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At a glance:
- Annual inflation in March 2.2%, quarterly inflation 1%
- Strength of inflation surprises everyone
- Food, energy and tobacco prices account for most of the rise in March quarter
- Act NZ warns mortgage rates will follow inflation higher
``There is still only modest evidence of this occurring at this stage, although the latest equal pay ruling should add some impetus.''
With the impact of food and petrol price rises likely to be temporary, and questions surrounding the global inflationary backdrop, it was not guaranteed headline inflation would remain at current levels for a sustained period.
Statistics New Zealand released its Consumer Price Index, the official measure of inflation, yesterday. It showed food, tobacco, housing and transport made the key contributions to rising inflation in the March quarter.
Inflation in the quarter rose 1%, ahead of the Reserve Bank's forecast of 0.4% and the market expectations of 0.8%. The March quarter inflation rise was the largest since June 2011.
The annual inflation rate of 2.2% was ahead of the Reserve Bank's forecast of 1.5% and market expectations of 2%, which is the mid-point of the Reserve Bank's target range.
ASB senior economist Jane Turner said the lift in tobacco prices reflected the annual increase in tobacco taxes to discourage smoking.
However, food prices were ``unusually high'' in the quarter.
Statistics NZ highlighted higher prices for apples and milk, both of which were benefiting from strong export demand, might be leading to higher prices locally.
``We expect food prices will remain elevated over coming months due to poor weather affecting crops.''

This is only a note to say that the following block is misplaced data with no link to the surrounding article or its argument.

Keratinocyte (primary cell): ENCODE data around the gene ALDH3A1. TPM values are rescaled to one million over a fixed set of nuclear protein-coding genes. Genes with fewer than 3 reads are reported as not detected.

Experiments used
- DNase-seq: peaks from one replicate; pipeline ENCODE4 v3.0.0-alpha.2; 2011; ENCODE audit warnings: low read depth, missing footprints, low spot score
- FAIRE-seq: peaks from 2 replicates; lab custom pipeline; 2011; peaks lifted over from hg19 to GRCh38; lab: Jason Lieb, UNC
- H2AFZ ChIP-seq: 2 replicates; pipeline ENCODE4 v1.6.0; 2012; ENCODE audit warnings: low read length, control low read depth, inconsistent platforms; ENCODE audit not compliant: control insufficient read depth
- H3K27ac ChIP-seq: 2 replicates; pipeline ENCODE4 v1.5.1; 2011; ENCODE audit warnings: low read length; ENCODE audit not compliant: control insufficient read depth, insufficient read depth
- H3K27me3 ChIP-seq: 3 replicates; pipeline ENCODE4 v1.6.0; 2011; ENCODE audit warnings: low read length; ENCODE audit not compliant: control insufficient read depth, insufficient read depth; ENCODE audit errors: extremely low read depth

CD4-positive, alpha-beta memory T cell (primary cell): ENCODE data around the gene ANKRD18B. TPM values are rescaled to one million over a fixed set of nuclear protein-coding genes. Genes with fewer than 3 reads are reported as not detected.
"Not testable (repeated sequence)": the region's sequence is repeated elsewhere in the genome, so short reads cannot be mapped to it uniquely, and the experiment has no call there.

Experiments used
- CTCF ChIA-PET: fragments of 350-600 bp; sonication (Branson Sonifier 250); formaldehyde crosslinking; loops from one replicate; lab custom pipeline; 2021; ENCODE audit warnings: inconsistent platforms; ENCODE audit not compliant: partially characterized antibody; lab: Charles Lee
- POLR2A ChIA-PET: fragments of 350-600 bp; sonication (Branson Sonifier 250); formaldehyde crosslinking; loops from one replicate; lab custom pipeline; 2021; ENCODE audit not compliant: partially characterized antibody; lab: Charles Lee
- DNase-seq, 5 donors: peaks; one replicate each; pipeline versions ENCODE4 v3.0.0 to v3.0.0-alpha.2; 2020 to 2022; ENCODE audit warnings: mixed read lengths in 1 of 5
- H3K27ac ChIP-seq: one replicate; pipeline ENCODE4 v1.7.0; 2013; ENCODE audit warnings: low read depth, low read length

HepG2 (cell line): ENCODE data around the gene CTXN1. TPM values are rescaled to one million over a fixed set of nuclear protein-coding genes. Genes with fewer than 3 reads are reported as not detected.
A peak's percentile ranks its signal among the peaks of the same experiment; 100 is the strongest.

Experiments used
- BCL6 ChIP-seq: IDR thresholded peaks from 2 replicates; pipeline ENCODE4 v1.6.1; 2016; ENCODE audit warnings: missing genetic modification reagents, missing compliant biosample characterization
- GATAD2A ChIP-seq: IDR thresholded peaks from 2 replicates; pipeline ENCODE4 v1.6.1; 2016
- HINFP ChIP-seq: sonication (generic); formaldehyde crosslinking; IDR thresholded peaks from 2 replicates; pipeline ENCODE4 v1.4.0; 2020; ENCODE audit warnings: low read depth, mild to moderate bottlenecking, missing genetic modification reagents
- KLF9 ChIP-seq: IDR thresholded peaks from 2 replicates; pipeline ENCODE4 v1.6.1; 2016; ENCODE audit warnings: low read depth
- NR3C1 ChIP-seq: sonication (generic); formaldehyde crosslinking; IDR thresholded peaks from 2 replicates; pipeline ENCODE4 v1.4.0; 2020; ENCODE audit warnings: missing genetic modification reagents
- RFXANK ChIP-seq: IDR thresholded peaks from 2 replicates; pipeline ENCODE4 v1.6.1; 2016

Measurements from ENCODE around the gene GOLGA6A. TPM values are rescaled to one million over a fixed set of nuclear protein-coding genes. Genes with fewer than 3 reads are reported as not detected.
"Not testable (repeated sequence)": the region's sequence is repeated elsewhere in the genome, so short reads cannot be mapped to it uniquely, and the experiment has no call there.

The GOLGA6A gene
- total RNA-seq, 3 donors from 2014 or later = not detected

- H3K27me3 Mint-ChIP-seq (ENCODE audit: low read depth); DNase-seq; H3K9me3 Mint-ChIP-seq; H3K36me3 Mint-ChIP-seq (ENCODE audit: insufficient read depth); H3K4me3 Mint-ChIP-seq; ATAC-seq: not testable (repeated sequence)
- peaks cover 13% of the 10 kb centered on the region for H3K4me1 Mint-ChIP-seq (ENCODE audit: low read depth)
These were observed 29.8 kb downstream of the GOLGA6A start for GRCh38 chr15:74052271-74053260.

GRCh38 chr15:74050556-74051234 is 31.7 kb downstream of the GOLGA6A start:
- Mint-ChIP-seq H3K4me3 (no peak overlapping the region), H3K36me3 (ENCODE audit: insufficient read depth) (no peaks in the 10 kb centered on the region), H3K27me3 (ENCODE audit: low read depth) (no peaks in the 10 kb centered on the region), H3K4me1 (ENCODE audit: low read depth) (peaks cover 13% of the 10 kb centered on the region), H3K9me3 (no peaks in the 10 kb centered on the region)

The Reserve Bank would look through higher food prices to the extent they were driven by one-off events, and to a lesser extent if they reflected stronger export demand, she said.
Household contents and health price movements were higher than expected. Health prices lifted as a result of higher prices for pharmaceuticals.
Airfares were another source of surprise, following stronger-than-expected increases in domestic fares, probably reflecting strong demand as a result of high tourist numbers, and a smaller seasonal fall in international fares.
On housing, rents were slightly higher than expected. The North Island, excluding Auckland, provided the strongest lift.
The lift was likely to be stemming from Wellington which had recently become supply constrained due to strong population growth, Ms Turner said.
Act New Zealand leader David Seymour continued his concerted criticism of National, the party which stood aside for him in Epsom so he could become an MP.
``The National Party frequently offers low interest rates as evidence for their claim that housing is still affordable in New Zealand, but today's inflation figures show that the mirage is disappearing.
``Inflation is rising and mortgage rates will follow. This will hit recent home buyers as well as putting a first home further out of reach for young New Zealanders.''
National had allowed the housing shortage to escalate, and house prices to run out of control, he said.